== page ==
As a certified NLP trainer, I am often asked, “What is NLP?”
The term NLP stands for neuro-linguistic programming and was coined in the early seventies by John Grinder, an assistant professor of linguistics at the University of California, Santa Cruz, and Richard Bandler, a student of psychology at the university. They began their work by studying Fritz Perls, a psychotherapist and originator of the Gestalt school of therapy, Virginia Satir, a well-known family therapist and Milton Erickson, a world-famous hypnotherapist. Their intention was to model outstanding therapists and identify patterns in order that other practitioners could use these patterns to generate similar results. It may be said that NLP is about identifying excellence through an exploration of patterns, and then devising means for others to use those patterns to achieve similar results.
NLP also draws on earlier work, such as Ivan Pavlov’s conditioned reflexes (1904). In NLP this is called anchoring. NLP takes theoretical results developed by others and makes them available to you and me so we can improve our lives and well-being.
NLP is more than just techniques. It is a curiosity about how people who are high achievers accomplish what they actually set out to do. It is also a methodology that assists you in discovering those thinking and communication patterns that prevent you from being successful and shows you how to achieve the results of successful people. That is, NLP is a process of discovering the patterns of excellence of experts, and it makes these effective ways of thinking and communicating available for others to use for their own benefit or to assist others.
NLP had its origins in therapy and is now applied in all areas of human endeavor – education, health, sports, business and, perhaps most importantly, interpersonal relations.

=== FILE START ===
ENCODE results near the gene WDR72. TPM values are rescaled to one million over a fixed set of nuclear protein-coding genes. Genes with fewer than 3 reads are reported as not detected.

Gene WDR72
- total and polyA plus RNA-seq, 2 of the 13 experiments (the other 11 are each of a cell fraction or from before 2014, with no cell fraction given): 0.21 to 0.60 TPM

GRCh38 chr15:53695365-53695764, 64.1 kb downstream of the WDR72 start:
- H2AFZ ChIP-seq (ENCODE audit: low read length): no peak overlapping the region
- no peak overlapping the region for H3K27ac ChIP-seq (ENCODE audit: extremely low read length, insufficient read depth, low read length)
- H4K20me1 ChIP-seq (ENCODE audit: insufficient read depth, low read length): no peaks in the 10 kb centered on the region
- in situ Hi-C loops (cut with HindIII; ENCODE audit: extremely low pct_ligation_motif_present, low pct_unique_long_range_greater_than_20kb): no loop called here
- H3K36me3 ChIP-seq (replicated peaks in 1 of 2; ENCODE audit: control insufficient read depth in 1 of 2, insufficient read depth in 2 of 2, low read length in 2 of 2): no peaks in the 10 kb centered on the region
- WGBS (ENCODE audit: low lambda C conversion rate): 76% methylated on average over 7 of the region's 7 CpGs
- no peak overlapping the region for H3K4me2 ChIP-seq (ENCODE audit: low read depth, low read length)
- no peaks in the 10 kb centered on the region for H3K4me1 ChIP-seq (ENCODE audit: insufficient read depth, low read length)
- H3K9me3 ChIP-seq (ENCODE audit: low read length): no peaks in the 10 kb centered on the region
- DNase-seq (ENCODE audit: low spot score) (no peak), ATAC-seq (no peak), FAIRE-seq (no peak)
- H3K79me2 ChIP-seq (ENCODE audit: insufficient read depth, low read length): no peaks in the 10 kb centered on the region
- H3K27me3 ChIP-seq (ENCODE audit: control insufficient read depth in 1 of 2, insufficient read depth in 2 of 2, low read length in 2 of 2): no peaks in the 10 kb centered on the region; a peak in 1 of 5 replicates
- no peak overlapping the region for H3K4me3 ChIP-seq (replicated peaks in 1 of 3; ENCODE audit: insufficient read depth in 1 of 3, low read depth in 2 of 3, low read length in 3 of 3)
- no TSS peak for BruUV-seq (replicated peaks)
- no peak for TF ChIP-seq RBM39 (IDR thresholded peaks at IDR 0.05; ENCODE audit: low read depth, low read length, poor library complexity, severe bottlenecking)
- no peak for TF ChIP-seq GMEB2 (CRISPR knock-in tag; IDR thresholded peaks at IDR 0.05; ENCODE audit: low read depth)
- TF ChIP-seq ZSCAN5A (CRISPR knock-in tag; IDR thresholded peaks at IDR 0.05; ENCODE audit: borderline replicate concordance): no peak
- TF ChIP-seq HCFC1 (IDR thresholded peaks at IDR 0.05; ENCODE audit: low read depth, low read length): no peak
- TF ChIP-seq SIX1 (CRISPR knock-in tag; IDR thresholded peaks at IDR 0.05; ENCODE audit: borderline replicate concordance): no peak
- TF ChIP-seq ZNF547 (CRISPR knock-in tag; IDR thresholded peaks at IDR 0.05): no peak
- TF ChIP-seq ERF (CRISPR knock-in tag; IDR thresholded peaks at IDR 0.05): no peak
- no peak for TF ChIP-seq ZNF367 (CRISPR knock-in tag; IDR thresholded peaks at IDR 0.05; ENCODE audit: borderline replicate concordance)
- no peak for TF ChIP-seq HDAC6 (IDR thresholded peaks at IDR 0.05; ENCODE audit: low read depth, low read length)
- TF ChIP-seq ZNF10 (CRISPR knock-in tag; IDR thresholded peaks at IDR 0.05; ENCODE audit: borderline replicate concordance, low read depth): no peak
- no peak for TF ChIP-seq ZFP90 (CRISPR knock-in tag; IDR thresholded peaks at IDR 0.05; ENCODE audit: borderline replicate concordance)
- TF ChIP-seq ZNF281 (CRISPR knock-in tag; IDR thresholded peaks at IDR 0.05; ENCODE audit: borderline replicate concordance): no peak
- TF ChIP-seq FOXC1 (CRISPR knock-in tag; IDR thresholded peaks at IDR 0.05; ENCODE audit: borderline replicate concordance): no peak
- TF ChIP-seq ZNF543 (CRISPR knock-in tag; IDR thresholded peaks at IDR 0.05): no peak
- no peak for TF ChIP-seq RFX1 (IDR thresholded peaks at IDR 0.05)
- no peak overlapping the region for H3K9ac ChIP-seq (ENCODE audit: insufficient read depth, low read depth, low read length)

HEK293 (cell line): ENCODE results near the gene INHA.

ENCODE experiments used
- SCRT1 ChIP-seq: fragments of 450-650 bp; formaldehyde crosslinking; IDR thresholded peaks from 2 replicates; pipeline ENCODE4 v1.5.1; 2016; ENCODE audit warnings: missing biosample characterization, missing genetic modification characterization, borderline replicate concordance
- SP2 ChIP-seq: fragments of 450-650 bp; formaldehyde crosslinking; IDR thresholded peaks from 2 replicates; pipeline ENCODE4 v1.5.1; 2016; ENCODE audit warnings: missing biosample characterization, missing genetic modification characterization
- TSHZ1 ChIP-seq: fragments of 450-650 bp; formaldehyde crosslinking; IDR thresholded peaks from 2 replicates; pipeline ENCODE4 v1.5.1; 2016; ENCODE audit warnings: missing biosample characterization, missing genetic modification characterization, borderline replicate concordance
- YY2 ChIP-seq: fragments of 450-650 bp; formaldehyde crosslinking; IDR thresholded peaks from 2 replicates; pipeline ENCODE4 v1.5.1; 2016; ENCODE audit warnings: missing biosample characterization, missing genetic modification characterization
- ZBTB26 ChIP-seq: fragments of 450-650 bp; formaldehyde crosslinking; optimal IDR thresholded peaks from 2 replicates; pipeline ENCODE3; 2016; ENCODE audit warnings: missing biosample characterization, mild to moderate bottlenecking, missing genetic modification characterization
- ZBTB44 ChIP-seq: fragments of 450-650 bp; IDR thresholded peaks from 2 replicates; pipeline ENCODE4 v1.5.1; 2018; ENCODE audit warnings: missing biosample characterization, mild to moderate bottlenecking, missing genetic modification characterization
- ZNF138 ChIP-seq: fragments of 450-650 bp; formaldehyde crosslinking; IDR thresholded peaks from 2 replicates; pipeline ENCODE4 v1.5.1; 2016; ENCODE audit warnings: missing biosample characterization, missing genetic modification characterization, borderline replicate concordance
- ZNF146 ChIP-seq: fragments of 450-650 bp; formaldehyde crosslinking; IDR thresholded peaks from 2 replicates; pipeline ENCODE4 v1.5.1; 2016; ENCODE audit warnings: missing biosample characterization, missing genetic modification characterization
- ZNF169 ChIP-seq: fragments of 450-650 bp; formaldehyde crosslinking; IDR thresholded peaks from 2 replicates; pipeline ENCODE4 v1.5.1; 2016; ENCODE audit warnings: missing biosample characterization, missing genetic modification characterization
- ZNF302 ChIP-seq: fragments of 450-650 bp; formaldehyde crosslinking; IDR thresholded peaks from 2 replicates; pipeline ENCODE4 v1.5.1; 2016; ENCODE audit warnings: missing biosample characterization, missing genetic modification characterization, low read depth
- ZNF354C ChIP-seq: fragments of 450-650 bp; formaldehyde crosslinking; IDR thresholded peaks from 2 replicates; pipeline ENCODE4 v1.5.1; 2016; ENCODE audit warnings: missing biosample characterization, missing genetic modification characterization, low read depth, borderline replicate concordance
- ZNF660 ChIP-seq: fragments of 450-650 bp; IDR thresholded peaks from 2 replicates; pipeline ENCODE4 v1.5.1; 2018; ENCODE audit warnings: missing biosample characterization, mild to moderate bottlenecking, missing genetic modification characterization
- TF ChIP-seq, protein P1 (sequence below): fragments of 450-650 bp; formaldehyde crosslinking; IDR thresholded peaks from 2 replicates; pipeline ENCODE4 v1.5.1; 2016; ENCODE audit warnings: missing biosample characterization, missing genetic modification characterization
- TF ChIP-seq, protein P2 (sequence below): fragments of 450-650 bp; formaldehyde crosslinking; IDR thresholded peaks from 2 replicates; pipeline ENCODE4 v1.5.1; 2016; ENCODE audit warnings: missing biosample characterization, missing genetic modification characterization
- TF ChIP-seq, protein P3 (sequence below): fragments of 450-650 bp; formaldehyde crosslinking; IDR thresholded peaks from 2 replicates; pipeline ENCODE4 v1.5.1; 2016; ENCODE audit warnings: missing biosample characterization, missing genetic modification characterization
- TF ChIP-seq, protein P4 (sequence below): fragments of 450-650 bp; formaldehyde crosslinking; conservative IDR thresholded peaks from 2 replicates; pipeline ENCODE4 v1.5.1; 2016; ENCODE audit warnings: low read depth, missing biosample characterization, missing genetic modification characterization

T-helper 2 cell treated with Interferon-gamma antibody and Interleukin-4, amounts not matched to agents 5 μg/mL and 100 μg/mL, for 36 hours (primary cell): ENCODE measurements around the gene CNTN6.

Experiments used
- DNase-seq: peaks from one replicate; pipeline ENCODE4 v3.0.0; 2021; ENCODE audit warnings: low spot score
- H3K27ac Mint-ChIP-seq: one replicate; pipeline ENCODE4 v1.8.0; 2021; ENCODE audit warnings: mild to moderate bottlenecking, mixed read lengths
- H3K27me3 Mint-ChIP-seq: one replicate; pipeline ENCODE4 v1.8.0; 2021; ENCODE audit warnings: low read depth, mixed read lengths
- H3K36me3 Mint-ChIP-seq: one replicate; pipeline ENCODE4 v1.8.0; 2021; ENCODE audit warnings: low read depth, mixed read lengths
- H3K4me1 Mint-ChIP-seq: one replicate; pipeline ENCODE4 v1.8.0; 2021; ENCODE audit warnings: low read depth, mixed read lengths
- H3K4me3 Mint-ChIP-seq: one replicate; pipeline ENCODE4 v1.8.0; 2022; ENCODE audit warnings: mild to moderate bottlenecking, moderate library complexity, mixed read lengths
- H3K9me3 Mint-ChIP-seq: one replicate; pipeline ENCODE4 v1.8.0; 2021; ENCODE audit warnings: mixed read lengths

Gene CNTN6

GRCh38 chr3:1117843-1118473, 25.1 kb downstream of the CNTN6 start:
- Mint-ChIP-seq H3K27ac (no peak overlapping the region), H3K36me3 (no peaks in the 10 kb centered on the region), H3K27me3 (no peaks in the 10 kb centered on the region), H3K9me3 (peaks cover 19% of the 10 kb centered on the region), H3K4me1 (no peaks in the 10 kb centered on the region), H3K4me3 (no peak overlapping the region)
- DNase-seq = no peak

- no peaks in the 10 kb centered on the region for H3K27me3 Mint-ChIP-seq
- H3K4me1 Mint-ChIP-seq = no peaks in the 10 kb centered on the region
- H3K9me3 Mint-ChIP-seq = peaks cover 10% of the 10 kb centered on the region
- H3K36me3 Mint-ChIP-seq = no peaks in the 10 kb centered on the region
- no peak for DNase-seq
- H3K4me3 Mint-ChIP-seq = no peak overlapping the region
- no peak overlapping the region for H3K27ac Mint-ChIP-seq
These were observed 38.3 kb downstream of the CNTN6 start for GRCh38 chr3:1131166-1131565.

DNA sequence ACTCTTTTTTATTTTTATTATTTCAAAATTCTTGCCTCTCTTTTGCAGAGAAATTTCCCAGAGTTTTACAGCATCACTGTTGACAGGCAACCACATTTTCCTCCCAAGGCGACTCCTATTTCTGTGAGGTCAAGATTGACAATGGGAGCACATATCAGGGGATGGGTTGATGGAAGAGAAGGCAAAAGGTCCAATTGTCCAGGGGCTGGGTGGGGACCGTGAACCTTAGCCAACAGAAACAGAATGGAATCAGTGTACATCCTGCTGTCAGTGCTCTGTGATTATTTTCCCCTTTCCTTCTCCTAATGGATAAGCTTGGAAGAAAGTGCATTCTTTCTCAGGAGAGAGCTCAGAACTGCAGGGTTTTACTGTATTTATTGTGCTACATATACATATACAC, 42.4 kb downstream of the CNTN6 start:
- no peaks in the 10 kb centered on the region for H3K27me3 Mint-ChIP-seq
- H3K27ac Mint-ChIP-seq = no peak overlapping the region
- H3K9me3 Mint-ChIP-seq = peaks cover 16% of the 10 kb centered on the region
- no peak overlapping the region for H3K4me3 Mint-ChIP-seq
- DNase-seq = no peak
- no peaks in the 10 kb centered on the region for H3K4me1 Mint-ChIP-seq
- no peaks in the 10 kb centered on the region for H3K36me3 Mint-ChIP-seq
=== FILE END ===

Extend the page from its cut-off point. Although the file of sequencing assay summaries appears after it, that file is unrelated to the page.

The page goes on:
Let us break down and analyze the terms neuro-linguistic programming.
Neuro refers to your neurology – sense organs. It is about how you absorb information. For example, you use your eyes to see things in your world. You also experience or perceive events through your other senses: aural (hearing), kinesthetic (tactile touch or emotional feeling), gustatory (taste) and olfactory (smell).
Linguistic refers to the language – pictures, sounds, feelings (kinesthetic), tastes, smells and words – that you use to remember and make sense of a particular experience (or to forecast a future experience). For example, can you recall your breakfast this morning? When you remember having breakfast, can you see a picture in your mind, or can you hear sounds (perhaps a radio was on or you were engaged in a discussion with your family)? What about tastes and smells? And how were you feeling – happy, tired, excited?
Think about a significant event in your near future. Do you envision yourself being successful? Or failing? The pictures, sounds, feelings, tastes, smells and words that you use to describe future experiences have a bearing on what actually happens. You do create your own reality!
Programming refers to your habits, patterns, programs and strategies. If it is a workday, do you follow a particular routine as you get ready for work? Perhaps you like to lie in bed an extra five minutes after the alarm goes off. Do you shower or bathe right away or have breakfast first? If you take time to look at what you do, I am certain you will see a pattern that you follow in getting ready for work. If for some reason you do not follow that pattern, do you find yourself feeling that something is missing?
You have patterns, habits, strategies and programs for everything you do. Some of these patterns serve you, but others do not – resulting in unwanted outcomes. You may be fully aware of some of your patterns. You may become aware of others only when someone else brings them to your attention. And you may choose to quickly forget about these patterns because you want to avoid addressing that part of your life. And there are still other patterns that you are not aware of at all, yet they continue to influence how you look after yourself, communicate with others and perform your daily tasks. If the patterns serve you – that is, generate positive results in your life – great! However, if you find that some patterns do not serve you, would it not be useful to identify those patterns and to change them so they work to your advantage?
Question: Who put your patterns, habits, strategies and programs in place? Of course, you did. So who can change them? Only you. But first, you must become aware that you run these patterns. This is one of the biggest benefits of NLP – becoming aware of the patterns, habits, strategies and programs that you have been running unconsciously and then using NLP techniques to change them in order to achieve the outcomes you desire.